Your last sentence concerns me. I don't know about you, but I can spot in a minute when someone is being "nice to my face". Again, this is not the high school lunch room. Are you also making comments behind her back? I'm sorry, but it certainly seems like you are. If she was petite, beautiful, and all polished pretty for the team that would make a difference, that is very easy to read between the lines. It certainly looks like she has some areas to work on in personal and professional growth, but I think her coworkers do as well.
    Last edit by Anne413 on Sep 11 : Reason: typo
  12. by   Anne413
    Quote from Sour Lemon
    I'd say, "That's a cat, alright!" and just walk away. If they want to keep talking, they can talk to the back of my head. These people figure out who won't give them attention pretty fast and will look elsewhere.
    With all due respect, that is one of the least collegial, unkind, and nonproductive comments I've ever read. That is my professional and personal opinion.
  13. by   Sour Lemon
    Quote from Anne413
    With all due respect, that is one of the least collegial, unkind, and nonproductive comments I've ever read. That is my professional and personal opinion.
    Oh, it's very productive and allows me to get on with all the things I need to do.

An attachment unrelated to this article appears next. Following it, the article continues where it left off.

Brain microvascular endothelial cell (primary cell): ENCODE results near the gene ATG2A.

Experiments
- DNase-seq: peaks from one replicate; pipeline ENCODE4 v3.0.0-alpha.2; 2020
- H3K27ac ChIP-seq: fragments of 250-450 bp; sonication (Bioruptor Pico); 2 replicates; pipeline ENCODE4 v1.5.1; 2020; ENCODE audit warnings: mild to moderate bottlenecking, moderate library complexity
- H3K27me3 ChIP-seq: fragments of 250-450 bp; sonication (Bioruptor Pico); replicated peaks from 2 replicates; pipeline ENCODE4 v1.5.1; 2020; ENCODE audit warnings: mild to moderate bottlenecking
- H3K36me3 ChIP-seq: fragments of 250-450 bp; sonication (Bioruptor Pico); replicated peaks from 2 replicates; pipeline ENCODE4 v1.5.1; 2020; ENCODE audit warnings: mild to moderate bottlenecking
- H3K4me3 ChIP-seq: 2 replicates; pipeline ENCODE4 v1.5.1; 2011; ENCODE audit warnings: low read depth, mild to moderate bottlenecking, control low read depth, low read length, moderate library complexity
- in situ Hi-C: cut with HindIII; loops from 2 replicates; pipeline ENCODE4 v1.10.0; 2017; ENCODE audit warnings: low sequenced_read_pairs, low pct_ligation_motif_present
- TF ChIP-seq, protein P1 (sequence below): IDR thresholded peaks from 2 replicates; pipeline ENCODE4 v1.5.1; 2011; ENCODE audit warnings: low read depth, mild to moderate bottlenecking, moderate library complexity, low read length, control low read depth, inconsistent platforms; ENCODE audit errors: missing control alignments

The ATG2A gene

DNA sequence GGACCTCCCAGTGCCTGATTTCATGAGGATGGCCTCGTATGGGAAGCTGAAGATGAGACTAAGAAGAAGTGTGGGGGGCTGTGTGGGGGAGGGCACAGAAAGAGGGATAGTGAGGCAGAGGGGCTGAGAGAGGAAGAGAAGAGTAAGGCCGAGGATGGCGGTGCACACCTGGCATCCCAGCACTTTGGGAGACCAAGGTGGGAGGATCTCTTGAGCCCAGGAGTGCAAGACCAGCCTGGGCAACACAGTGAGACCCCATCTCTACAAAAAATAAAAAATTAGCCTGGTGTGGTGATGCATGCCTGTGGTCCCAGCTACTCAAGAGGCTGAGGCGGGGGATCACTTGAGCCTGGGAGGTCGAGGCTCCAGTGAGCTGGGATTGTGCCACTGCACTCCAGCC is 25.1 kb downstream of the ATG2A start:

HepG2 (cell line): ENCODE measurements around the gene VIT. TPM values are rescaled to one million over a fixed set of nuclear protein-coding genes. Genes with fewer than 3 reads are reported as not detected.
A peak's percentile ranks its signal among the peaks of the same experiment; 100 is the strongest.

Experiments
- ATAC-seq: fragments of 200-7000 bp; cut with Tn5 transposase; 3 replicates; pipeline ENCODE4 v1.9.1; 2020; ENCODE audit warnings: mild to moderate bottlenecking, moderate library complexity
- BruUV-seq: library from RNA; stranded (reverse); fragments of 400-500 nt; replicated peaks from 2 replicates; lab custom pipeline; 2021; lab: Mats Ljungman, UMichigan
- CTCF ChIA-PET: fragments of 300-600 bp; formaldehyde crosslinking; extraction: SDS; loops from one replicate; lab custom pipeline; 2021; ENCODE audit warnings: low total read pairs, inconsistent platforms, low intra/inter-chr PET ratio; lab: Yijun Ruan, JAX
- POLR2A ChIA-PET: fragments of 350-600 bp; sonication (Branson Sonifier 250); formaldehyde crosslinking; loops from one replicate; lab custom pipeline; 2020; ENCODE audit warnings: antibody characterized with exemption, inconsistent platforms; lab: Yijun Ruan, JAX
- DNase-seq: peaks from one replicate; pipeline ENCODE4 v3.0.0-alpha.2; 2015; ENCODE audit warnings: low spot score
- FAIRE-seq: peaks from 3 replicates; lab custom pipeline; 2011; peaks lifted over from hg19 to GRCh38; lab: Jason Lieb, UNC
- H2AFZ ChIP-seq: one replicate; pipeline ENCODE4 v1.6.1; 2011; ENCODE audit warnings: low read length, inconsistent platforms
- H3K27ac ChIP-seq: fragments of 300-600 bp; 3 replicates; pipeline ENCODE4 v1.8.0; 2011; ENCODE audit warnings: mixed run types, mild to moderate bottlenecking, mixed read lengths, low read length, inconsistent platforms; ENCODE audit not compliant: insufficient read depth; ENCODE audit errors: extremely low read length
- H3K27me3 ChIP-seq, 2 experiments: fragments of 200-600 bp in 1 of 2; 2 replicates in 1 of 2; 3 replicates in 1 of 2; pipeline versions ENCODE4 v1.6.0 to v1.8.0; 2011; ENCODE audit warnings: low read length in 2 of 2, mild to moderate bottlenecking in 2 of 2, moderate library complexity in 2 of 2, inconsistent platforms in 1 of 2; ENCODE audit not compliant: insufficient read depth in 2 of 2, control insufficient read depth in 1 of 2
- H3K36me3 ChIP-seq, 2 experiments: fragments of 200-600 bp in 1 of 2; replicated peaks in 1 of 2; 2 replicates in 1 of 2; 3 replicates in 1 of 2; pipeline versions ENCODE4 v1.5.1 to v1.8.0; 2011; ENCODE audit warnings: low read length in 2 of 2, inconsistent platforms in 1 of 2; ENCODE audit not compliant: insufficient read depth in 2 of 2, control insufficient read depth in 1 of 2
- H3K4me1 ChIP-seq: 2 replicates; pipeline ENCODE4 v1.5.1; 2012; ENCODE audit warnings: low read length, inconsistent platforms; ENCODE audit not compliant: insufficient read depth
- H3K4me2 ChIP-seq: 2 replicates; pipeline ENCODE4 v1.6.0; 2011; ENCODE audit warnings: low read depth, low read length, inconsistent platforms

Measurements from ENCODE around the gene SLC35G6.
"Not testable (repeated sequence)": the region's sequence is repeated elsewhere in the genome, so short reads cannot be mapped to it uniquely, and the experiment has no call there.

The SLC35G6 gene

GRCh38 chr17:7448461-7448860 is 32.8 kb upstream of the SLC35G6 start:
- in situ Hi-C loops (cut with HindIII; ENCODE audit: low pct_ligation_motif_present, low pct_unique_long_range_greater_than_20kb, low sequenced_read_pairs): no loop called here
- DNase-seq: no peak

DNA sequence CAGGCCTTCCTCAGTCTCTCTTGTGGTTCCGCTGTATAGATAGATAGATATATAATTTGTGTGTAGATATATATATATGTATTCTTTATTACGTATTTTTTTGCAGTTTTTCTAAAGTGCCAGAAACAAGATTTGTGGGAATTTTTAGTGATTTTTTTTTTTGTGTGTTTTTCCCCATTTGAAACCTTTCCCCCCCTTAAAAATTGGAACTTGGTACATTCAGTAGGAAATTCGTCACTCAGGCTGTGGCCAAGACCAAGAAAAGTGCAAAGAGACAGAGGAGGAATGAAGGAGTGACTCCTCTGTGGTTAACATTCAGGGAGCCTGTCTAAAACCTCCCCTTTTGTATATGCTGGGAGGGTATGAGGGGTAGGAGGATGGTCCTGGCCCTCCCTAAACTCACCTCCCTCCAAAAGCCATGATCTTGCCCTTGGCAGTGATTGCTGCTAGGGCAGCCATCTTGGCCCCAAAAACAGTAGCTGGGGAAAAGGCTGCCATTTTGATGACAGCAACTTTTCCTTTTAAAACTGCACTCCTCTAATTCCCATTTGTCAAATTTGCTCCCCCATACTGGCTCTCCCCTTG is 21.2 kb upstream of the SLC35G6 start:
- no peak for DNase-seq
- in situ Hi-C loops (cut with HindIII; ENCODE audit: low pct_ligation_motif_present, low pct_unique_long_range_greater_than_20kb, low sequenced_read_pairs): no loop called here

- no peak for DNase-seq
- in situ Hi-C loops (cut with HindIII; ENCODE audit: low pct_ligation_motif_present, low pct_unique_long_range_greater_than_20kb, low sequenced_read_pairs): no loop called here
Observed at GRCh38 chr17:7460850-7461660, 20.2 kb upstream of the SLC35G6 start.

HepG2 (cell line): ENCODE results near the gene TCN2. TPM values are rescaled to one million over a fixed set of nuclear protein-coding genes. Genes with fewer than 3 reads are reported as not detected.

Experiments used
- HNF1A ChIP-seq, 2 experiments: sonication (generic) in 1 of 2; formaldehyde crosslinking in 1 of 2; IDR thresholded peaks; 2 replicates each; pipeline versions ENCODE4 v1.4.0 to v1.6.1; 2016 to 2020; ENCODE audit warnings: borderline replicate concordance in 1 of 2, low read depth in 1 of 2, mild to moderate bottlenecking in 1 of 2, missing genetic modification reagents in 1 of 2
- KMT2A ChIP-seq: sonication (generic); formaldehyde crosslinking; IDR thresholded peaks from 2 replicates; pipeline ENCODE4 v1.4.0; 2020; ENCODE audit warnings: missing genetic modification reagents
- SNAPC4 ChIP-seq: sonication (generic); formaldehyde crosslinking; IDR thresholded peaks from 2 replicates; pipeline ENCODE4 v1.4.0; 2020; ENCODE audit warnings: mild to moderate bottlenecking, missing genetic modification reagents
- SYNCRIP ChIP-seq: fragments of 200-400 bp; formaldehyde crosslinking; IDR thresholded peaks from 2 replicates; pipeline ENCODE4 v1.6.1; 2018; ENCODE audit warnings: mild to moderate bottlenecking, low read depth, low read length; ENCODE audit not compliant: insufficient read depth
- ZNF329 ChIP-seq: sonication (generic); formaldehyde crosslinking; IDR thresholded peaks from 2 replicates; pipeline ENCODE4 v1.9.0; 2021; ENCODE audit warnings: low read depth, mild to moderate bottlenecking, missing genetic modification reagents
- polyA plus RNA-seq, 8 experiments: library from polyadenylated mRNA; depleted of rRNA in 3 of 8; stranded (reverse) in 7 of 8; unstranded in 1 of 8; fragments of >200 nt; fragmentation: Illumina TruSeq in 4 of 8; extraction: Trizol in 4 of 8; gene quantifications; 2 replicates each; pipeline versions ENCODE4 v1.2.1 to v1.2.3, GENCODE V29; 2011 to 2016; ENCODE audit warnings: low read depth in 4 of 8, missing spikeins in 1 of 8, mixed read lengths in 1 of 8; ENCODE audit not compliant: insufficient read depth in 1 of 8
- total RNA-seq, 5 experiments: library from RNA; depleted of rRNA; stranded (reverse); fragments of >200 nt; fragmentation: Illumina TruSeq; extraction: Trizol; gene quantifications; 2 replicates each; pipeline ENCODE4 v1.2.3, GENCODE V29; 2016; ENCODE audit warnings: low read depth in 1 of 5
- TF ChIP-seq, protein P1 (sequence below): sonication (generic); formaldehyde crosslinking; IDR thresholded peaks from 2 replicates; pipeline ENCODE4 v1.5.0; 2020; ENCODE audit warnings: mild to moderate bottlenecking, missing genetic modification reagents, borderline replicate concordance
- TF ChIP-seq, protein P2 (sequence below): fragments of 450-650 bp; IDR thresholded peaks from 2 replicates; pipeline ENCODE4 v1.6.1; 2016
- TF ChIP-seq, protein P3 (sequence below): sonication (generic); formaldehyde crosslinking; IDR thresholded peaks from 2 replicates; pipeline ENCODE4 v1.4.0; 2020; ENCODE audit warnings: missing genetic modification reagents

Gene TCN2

What's "unkind" is holding someone hostage while their patients wait and wait ...and wait some more.
    I honestly believe that these people do pick up on clues from others ...but their own needs come first, so they plod on as long as you'll allow them to.
  14. by   TriciaJ
    Since she's still new, does she have some sort of probationary eval coming up? Some of the behaviours really should be addressed by management: looking into charts without reason, undermining other staff by butting into patient care, low threshold for writing people up. These all speak to professional conduct and are grounds for disciplinary action.

    The social cluelessness is another issue. When she butts into a conversation: "Excuse me, I think xxxx was still saying something." Cat photos: "I like cats; I just don't find them endlessly fascinating." On the flip side, it would be nice if people greeted her warmly and asked how were her days off. But when that opens the inevitable can of worms, you'd have to be prepared to cut her off nicely.

    This is really going to take a consistent and united front. And even then, we may see her on here complaining about how she was bullied. Good luck.

close